I vowed to keep writing about customer experience and customer service / success management – the ability to use data to understand our customers better to provide better experiences – as well as technology, people and processes. But I also asked that each one of the people in my roundtable take it upon themselves to hold the torch to generate excellent customer experiences. That’s because transforming businesses today, to provide great customer experiences, takes a village; it’s not a one person job. It takes collaboration across functional departments and strong leadership from all of us.

So as you read this, I ask you to also hold the torch for great customer experiences and for what the “transparency and digital disruption” means and requires of each of us – i.e., that what we are really talking about is that we all have  to change our business models (or how we do business.) And together, I believe we can transform business. It’s something that has been a long time in coming. It’s here. It’s now. It’s something I want to see in my lifetime. How about you?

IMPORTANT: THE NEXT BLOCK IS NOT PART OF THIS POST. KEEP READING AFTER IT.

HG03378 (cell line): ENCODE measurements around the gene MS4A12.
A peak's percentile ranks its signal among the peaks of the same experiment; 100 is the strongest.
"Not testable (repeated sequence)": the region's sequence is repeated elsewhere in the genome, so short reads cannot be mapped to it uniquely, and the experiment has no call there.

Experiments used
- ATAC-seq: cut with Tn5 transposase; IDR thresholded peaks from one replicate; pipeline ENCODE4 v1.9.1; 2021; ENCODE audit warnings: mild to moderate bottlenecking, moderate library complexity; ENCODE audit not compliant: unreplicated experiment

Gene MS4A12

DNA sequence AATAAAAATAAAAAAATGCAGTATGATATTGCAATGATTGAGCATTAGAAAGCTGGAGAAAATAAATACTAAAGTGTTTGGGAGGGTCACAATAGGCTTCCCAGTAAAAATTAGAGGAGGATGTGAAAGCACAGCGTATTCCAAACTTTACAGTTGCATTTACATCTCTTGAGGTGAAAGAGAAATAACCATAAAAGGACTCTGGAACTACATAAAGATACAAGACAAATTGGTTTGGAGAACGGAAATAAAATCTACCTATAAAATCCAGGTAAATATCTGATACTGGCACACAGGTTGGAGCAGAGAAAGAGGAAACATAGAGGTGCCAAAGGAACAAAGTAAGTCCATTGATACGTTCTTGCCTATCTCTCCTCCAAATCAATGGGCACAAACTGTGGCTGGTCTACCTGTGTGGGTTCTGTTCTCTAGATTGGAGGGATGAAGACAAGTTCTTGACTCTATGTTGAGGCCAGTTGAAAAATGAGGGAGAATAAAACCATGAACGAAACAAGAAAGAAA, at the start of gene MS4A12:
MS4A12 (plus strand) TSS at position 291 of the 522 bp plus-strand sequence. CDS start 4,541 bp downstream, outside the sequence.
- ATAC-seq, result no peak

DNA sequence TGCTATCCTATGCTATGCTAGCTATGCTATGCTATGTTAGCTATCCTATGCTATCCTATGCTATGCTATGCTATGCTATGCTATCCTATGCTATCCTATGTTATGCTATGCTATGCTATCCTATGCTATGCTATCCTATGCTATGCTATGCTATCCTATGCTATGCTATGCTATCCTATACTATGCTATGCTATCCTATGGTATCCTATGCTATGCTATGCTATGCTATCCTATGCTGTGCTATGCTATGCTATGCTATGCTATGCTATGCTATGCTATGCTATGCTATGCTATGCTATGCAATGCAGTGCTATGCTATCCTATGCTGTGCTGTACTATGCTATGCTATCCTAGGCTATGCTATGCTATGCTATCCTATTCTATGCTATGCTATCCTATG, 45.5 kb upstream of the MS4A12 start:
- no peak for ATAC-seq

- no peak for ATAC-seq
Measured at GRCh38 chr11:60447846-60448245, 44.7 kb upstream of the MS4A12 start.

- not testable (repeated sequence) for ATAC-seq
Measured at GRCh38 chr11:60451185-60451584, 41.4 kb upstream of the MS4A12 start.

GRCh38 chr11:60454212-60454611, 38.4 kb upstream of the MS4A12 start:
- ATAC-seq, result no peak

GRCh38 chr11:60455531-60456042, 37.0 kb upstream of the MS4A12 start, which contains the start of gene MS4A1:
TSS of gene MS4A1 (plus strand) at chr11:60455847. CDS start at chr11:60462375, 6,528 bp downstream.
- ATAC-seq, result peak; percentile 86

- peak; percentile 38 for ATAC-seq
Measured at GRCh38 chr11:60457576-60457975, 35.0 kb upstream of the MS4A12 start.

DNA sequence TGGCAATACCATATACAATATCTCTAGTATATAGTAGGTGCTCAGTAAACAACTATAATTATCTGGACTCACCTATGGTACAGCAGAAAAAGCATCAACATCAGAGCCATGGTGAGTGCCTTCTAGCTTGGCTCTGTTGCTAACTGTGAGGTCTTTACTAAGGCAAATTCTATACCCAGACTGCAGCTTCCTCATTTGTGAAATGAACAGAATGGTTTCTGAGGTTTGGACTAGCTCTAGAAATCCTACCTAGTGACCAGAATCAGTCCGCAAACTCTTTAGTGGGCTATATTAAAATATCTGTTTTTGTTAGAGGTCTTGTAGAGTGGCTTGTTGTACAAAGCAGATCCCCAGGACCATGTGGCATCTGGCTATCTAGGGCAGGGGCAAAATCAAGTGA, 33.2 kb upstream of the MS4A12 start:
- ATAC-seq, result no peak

Dr. Natalie Petouhoff, VP and Principal Analyst, Constellation Research

Dedicated to the people, process, technology and data, to provide great customer experiences.